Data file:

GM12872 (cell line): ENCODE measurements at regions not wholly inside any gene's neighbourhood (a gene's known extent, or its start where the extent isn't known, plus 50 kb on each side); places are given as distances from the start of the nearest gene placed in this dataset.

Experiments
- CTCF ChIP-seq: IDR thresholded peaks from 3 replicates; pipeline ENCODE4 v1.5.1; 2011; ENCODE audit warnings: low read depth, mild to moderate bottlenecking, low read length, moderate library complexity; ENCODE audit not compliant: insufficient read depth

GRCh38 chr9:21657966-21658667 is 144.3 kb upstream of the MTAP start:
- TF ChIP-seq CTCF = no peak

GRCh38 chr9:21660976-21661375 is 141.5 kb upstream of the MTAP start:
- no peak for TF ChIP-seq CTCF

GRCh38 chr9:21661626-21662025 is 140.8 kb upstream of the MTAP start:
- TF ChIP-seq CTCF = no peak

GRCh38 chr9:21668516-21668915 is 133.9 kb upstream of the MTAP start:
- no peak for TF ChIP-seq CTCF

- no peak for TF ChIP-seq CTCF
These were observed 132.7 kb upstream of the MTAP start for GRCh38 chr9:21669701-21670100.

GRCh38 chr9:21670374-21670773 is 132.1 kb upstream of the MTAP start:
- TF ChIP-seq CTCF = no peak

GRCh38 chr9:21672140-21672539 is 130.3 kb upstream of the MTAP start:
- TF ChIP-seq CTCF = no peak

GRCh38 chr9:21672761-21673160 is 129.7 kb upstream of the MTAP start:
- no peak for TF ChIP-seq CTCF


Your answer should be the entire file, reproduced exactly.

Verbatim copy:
GM12872 (cell line): ENCODE measurements at regions not wholly inside any gene's neighbourhood (a gene's known extent, or its start where the extent isn't known, plus 50 kb on each side); places are given as distances from the start of the nearest gene placed in this dataset.

Experiments
- CTCF ChIP-seq: IDR thresholded peaks from 3 replicates; pipeline ENCODE4 v1.5.1; 2011; ENCODE audit warnings: low read depth, mild to moderate bottlenecking, low read length, moderate library complexity; ENCODE audit not compliant: insufficient read depth

GRCh38 chr9:21657966-21658667 is 144.3 kb upstream of the MTAP start:
- TF ChIP-seq CTCF = no peak

GRCh38 chr9:21660976-21661375 is 141.5 kb upstream of the MTAP start:
- no peak for TF ChIP-seq CTCF

GRCh38 chr9:21661626-21662025 is 140.8 kb upstream of the MTAP start:
- TF ChIP-seq CTCF = no peak

GRCh38 chr9:21668516-21668915 is 133.9 kb upstream of the MTAP start:
- no peak for TF ChIP-seq CTCF

- no peak for TF ChIP-seq CTCF
These were observed 132.7 kb upstream of the MTAP start for GRCh38 chr9:21669701-21670100.

GRCh38 chr9:21670374-21670773 is 132.1 kb upstream of the MTAP start:
- TF ChIP-seq CTCF = no peak

GRCh38 chr9:21672140-21672539 is 130.3 kb upstream of the MTAP start:
- TF ChIP-seq CTCF = no peak

GRCh38 chr9:21672761-21673160 is 129.7 kb upstream of the MTAP start:
- no peak for TF ChIP-seq CTCF